“I heard the runners got a little restless”
Barkley Marathon, 2009, Michael Hodge
From The Believer:
On the western edge of Frozen Head State Park, just before dawn, a man in a rust brown trench coat blows a giant conch shell. Runners stir in their tents. They fill their water pouches. They tape their blisters. They eat thousand-calorie breakfasts: Pop-Tarts and candy bars and geriatric energy drinks. Some of them pray. Others ready their fanny packs. The man in the trench coat sits in an ergonomic lawn chair beside a famous yellow gate, holding a cigarette. He calls the two-minute warning.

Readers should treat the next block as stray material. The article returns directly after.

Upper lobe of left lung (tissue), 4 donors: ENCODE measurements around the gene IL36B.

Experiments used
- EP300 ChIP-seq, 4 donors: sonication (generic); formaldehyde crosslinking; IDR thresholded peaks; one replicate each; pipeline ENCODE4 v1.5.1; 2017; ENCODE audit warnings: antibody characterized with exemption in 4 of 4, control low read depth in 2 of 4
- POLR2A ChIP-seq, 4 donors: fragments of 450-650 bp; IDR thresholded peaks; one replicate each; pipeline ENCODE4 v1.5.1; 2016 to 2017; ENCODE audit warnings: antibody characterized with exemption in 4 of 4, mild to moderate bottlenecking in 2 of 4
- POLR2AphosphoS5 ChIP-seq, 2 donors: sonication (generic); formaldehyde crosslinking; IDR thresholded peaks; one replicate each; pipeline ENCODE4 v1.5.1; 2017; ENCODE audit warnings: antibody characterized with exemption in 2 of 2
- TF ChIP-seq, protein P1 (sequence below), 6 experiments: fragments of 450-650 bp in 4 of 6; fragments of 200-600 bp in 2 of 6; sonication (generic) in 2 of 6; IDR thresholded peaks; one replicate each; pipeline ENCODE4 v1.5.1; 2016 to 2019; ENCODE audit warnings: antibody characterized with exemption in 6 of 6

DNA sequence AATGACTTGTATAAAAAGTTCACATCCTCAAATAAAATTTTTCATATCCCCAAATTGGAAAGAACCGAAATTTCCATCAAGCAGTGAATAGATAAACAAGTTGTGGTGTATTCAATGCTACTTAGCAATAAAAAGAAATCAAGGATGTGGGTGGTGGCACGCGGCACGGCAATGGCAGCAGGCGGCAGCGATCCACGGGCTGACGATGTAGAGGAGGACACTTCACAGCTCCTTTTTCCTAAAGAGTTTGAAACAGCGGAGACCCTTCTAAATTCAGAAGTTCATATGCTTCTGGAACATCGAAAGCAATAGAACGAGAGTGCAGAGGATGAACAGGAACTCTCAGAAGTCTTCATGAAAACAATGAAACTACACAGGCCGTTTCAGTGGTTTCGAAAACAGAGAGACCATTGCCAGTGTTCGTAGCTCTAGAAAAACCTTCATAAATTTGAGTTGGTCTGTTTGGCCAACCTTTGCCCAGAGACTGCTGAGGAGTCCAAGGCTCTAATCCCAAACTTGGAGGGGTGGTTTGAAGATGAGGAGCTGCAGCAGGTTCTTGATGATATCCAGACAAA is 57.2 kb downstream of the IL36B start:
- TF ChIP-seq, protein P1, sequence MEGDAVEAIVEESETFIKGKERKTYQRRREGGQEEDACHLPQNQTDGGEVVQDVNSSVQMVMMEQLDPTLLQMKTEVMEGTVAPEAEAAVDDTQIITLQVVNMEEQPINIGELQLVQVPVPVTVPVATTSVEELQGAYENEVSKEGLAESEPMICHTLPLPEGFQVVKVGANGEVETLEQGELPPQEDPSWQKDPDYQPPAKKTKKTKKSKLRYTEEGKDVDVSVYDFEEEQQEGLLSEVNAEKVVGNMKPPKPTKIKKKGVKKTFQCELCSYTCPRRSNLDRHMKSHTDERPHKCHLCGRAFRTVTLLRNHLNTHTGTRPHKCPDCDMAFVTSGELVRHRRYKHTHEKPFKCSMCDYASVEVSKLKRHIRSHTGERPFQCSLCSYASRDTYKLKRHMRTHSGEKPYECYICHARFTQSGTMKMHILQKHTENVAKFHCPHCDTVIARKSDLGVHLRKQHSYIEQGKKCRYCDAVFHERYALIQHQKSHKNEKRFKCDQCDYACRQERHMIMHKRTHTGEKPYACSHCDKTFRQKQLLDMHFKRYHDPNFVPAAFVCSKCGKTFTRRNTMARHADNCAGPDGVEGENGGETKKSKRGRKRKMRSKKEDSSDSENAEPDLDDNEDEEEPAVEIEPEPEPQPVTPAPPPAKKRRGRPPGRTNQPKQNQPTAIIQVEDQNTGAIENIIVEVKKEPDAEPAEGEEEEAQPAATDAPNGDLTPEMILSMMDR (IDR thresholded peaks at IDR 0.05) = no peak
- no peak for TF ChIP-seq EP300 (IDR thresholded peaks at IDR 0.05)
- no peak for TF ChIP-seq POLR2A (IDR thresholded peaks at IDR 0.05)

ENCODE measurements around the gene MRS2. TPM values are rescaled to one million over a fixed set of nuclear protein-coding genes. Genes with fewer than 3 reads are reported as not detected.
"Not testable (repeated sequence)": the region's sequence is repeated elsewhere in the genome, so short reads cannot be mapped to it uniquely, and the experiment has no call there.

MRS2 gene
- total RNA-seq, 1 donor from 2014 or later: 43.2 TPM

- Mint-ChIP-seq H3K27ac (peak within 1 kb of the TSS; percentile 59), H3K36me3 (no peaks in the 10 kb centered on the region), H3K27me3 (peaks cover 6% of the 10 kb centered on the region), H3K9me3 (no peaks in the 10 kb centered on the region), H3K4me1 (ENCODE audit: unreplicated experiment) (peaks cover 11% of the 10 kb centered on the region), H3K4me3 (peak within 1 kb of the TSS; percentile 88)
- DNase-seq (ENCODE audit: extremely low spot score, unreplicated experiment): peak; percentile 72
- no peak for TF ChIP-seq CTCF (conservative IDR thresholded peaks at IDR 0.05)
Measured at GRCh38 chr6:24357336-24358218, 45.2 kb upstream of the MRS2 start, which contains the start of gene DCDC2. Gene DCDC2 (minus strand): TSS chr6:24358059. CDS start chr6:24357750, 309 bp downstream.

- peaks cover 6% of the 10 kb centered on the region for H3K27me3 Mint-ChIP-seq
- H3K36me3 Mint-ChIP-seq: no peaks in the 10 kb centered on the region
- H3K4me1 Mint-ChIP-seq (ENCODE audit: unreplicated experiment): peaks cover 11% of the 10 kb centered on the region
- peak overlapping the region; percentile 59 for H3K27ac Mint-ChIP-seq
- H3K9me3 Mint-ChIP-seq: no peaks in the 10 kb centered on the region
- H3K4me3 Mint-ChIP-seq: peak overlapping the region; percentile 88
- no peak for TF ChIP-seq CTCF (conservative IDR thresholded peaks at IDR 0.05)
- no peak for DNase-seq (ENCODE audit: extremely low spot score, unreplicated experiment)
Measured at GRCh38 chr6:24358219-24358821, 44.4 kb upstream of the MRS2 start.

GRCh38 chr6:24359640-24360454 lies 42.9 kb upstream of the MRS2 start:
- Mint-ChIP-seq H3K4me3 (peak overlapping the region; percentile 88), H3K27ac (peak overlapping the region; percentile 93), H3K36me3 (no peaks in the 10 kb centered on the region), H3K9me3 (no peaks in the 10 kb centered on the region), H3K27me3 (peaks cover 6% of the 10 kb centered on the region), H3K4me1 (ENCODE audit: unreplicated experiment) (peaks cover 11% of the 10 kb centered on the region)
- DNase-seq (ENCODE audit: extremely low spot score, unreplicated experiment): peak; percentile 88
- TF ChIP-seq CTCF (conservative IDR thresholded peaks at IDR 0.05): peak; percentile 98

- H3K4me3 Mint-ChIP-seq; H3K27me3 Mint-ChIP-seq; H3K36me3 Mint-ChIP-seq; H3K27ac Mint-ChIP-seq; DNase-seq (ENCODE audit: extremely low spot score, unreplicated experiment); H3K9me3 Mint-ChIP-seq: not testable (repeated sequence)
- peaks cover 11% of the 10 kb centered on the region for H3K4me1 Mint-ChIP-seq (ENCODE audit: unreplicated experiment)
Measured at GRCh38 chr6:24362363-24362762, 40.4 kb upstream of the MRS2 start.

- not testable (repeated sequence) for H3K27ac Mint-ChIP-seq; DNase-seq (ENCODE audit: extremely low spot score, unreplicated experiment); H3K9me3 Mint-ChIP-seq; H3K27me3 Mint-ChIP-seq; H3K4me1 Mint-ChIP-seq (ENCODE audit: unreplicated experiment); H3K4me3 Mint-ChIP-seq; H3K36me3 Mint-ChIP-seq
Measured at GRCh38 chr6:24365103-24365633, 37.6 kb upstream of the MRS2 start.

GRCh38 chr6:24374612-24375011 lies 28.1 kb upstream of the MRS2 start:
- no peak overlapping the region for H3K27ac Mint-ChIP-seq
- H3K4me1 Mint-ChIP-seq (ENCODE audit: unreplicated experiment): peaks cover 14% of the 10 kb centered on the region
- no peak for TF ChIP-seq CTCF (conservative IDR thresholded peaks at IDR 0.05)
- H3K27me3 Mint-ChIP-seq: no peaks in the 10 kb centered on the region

The runners gather in front of him, stretching. They are about to travel more than a hundred miles through the wilderness—if they are strong and lucky enough to make it that far, which they probably aren’t. They wait anxiously. We, the watchers, wait anxiously. A pale wash of light is barely visible in the sky. Next to me, a skinny girl holds a skinny dog. She has come all the way from Iowa to watch her father disappear into this gray dawn.
All eyes are on the man in the trench coat. At precisely 7:12, he rises from his lawn chair and lights his cigarette. Once the tip glows red, the race known as the Barkley Marathons has begun.